But, Keesha had the sweetest disposition. A stranger was just an opportunity for love. “Nobody loves love as Keesha loves love.” Her ears would go back on her head, her tail would wag hopefully, and she was just about impossible not to pet. She also had a great yowl – often heard when demanding her other great love: puppy treats. At the end, when she stopped wanting puppy treats, we knew something was desperately wrong.
Keesha had endured many health challenges over the years. At the end, she was blind, she had been diabetic and getting insulin shots twice per day for the past seven years, she survived a stroke two years ago, she had degenerative neuropathy (a doggie MS), and she had a mighty hump caused by a fatty tumor. For all of that, she still seemed to love life; happily demanding her puppy treat every day. As an old dog, she even learned a new trick a year or two ago. While staying at Amy’s mom’s house, Keesha learned that if she went outside there, she’d get a treat. So, she tried to parlay this into more treats at home – she’d ask to go out, step outside, then want to come right back in and get her treat. As I said, though, recently she did not take any joy even in that. And so, Amy and I had to make the decision to put her down. That was tough. Even tougher for the kids. Cole wasn’t old enough to know what was happening with Shady, and Harper hadn’t even been born. (In fact, Amy let me know she was pregnant with Harper the evening after we put Shady to sleep.) Needless to say, when we explained what was happening and let them say their goodbyes, Cole and Harper were very sad. I think they’re coming to terms with it, but it is a very sad thing when your dog dies, especially if you feel the duty to affirmatively act to end their suffering.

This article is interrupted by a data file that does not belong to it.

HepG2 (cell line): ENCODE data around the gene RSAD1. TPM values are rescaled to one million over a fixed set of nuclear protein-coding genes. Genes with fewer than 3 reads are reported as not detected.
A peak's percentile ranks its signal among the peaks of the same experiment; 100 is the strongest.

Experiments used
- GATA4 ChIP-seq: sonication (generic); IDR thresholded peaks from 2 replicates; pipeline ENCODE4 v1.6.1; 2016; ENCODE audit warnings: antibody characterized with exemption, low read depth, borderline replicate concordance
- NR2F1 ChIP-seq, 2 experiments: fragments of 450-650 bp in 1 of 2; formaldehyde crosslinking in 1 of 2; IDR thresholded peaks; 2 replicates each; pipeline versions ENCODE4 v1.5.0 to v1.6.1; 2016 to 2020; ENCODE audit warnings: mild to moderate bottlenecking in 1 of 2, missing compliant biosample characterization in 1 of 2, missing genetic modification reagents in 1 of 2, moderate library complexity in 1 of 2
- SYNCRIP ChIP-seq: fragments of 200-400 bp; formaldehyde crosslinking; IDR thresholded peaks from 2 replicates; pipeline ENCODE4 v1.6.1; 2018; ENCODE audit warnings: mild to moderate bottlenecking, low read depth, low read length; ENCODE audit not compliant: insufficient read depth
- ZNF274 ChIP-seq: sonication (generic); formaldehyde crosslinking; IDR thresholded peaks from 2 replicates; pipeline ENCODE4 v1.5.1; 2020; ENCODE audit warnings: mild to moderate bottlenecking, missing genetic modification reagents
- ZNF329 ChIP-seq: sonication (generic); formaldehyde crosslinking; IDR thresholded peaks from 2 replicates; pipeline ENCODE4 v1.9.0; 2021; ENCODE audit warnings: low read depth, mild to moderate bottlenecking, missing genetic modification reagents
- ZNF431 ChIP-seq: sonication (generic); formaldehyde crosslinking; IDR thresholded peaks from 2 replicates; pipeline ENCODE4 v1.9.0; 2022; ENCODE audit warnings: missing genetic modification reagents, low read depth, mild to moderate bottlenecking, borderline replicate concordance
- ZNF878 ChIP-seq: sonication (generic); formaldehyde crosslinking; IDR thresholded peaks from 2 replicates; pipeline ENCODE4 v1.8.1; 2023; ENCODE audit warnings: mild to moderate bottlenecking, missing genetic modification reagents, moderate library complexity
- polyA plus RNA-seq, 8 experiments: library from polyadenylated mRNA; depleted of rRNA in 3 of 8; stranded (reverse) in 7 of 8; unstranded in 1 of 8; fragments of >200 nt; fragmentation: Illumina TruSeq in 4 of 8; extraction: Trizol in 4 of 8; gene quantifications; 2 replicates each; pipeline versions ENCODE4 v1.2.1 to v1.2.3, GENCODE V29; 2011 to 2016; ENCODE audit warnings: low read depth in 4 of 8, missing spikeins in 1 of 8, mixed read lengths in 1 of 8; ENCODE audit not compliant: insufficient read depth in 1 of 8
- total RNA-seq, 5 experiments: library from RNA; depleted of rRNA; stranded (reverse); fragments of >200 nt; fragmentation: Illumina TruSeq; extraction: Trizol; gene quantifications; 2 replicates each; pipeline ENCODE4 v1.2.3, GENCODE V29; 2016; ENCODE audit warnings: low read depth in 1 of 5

Some other Keesha memories, in no particular order:
Apparently she climbed up to the top of the back of a couch up against a wall in Amy’s apartment in Monticello. It didn’t seem to dawn on her until half way across that it was, in Amy’s words describing Keesha’s thought process, “NARROW!”